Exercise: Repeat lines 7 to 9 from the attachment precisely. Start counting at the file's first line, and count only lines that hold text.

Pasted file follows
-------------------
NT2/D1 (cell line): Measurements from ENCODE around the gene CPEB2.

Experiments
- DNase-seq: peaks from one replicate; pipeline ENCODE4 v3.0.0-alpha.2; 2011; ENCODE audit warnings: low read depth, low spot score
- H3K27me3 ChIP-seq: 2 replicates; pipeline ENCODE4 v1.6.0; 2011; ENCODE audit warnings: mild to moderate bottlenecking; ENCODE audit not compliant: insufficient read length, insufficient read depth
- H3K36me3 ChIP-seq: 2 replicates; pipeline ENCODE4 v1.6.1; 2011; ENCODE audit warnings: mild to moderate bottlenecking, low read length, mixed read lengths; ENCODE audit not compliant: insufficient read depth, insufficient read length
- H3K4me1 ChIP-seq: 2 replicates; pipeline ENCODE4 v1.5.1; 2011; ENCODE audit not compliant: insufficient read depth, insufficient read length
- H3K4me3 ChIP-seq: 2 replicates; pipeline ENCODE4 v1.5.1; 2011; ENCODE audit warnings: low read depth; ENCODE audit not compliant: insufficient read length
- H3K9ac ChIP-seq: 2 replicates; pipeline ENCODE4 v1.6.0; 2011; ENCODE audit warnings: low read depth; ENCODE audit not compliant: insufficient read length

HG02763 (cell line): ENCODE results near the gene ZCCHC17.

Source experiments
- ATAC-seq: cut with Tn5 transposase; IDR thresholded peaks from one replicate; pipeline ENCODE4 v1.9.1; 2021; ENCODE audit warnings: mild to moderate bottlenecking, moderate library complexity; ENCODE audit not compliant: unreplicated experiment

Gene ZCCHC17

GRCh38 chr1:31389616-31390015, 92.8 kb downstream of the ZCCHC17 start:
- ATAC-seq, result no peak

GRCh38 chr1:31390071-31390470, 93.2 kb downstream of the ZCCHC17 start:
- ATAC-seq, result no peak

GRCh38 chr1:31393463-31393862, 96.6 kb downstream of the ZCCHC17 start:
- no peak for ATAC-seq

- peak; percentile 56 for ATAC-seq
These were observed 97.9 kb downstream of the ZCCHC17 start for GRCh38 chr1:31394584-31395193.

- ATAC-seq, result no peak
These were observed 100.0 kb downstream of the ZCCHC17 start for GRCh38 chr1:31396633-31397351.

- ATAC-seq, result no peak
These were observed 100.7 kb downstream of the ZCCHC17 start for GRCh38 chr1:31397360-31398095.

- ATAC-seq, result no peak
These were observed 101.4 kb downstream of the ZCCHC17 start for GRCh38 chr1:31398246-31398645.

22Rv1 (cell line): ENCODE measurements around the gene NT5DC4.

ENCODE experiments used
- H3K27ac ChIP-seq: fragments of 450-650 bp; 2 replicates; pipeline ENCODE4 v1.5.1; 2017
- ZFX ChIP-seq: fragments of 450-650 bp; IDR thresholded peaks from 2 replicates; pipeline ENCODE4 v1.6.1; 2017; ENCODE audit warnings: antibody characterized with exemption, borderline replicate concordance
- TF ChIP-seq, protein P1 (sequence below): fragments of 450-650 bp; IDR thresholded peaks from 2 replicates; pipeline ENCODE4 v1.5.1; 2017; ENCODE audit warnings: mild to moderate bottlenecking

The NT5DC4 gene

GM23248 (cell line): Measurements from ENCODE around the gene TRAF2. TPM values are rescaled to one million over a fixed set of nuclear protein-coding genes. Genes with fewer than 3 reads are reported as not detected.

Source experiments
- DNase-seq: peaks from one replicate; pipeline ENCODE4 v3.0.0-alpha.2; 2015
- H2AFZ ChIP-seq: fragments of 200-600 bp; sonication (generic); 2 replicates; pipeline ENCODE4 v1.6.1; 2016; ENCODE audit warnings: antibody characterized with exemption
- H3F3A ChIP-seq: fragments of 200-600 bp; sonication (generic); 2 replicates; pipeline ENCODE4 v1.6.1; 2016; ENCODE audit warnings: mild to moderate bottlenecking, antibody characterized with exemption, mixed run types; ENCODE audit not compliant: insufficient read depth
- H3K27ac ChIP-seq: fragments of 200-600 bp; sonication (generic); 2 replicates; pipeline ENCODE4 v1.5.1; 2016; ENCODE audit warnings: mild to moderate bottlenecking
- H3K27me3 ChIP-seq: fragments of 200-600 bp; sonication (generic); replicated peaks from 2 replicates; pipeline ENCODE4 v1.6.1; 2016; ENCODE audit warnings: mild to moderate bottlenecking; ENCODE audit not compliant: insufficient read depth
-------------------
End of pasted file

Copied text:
- H3K4me3 ChIP-seq: 2 replicates; pipeline ENCODE4 v1.5.1; 2011; ENCODE audit warnings: low read depth; ENCODE audit not compliant: insufficient read length
- H3K9ac ChIP-seq: 2 replicates; pipeline ENCODE4 v1.6.0; 2011; ENCODE audit warnings: low read depth; ENCODE audit not compliant: insufficient read length

HG02763 (cell line): ENCODE results near the gene ZCCHC17.